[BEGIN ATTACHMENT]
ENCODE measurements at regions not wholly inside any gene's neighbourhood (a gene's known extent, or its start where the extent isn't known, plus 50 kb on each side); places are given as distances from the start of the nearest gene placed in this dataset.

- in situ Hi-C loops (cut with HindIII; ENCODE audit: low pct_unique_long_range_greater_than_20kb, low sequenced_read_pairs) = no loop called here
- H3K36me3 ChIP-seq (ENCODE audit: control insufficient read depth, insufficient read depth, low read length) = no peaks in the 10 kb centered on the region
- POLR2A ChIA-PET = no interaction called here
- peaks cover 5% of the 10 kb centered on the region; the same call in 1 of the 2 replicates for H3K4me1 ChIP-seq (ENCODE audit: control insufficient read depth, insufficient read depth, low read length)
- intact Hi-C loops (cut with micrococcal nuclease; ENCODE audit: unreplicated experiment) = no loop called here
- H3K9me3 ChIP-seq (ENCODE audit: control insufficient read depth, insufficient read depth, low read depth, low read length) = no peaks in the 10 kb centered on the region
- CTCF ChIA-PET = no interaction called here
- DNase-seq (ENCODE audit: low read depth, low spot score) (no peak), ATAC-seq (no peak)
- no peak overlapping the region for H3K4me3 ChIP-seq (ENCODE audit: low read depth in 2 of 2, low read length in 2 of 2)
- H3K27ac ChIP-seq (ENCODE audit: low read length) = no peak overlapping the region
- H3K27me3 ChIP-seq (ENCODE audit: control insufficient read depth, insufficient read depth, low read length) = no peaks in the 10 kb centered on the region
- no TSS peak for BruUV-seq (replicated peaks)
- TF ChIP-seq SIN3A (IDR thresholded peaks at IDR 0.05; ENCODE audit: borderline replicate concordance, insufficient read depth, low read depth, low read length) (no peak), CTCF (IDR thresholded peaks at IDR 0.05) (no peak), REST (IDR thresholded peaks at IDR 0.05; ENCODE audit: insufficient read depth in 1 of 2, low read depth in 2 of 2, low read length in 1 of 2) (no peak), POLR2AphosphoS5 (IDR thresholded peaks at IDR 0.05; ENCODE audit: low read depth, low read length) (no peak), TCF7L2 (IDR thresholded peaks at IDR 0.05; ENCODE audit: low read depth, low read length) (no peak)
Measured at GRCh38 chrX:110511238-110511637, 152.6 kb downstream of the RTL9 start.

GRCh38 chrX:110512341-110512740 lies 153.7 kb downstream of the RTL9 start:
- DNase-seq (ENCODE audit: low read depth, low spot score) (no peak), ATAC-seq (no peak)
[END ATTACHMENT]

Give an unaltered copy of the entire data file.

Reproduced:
ENCODE measurements at regions not wholly inside any gene's neighbourhood (a gene's known extent, or its start where the extent isn't known, plus 50 kb on each side); places are given as distances from the start of the nearest gene placed in this dataset.

- in situ Hi-C loops (cut with HindIII; ENCODE audit: low pct_unique_long_range_greater_than_20kb, low sequenced_read_pairs) = no loop called here
- H3K36me3 ChIP-seq (ENCODE audit: control insufficient read depth, insufficient read depth, low read length) = no peaks in the 10 kb centered on the region
- POLR2A ChIA-PET = no interaction called here
- peaks cover 5% of the 10 kb centered on the region; the same call in 1 of the 2 replicates for H3K4me1 ChIP-seq (ENCODE audit: control insufficient read depth, insufficient read depth, low read length)
- intact Hi-C loops (cut with micrococcal nuclease; ENCODE audit: unreplicated experiment) = no loop called here
- H3K9me3 ChIP-seq (ENCODE audit: control insufficient read depth, insufficient read depth, low read depth, low read length) = no peaks in the 10 kb centered on the region
- CTCF ChIA-PET = no interaction called here
- DNase-seq (ENCODE audit: low read depth, low spot score) (no peak), ATAC-seq (no peak)
- no peak overlapping the region for H3K4me3 ChIP-seq (ENCODE audit: low read depth in 2 of 2, low read length in 2 of 2)
- H3K27ac ChIP-seq (ENCODE audit: low read length) = no peak overlapping the region
- H3K27me3 ChIP-seq (ENCODE audit: control insufficient read depth, insufficient read depth, low read length) = no peaks in the 10 kb centered on the region
- no TSS peak for BruUV-seq (replicated peaks)
- TF ChIP-seq SIN3A (IDR thresholded peaks at IDR 0.05; ENCODE audit: borderline replicate concordance, insufficient read depth, low read depth, low read length) (no peak), CTCF (IDR thresholded peaks at IDR 0.05) (no peak), REST (IDR thresholded peaks at IDR 0.05; ENCODE audit: insufficient read depth in 1 of 2, low read depth in 2 of 2, low read length in 1 of 2) (no peak), POLR2AphosphoS5 (IDR thresholded peaks at IDR 0.05; ENCODE audit: low read depth, low read length) (no peak), TCF7L2 (IDR thresholded peaks at IDR 0.05; ENCODE audit: low read depth, low read length) (no peak)
Measured at GRCh38 chrX:110511238-110511637, 152.6 kb downstream of the RTL9 start.

GRCh38 chrX:110512341-110512740 lies 153.7 kb downstream of the RTL9 start:
- DNase-seq (ENCODE audit: low read depth, low spot score) (no peak), ATAC-seq (no peak)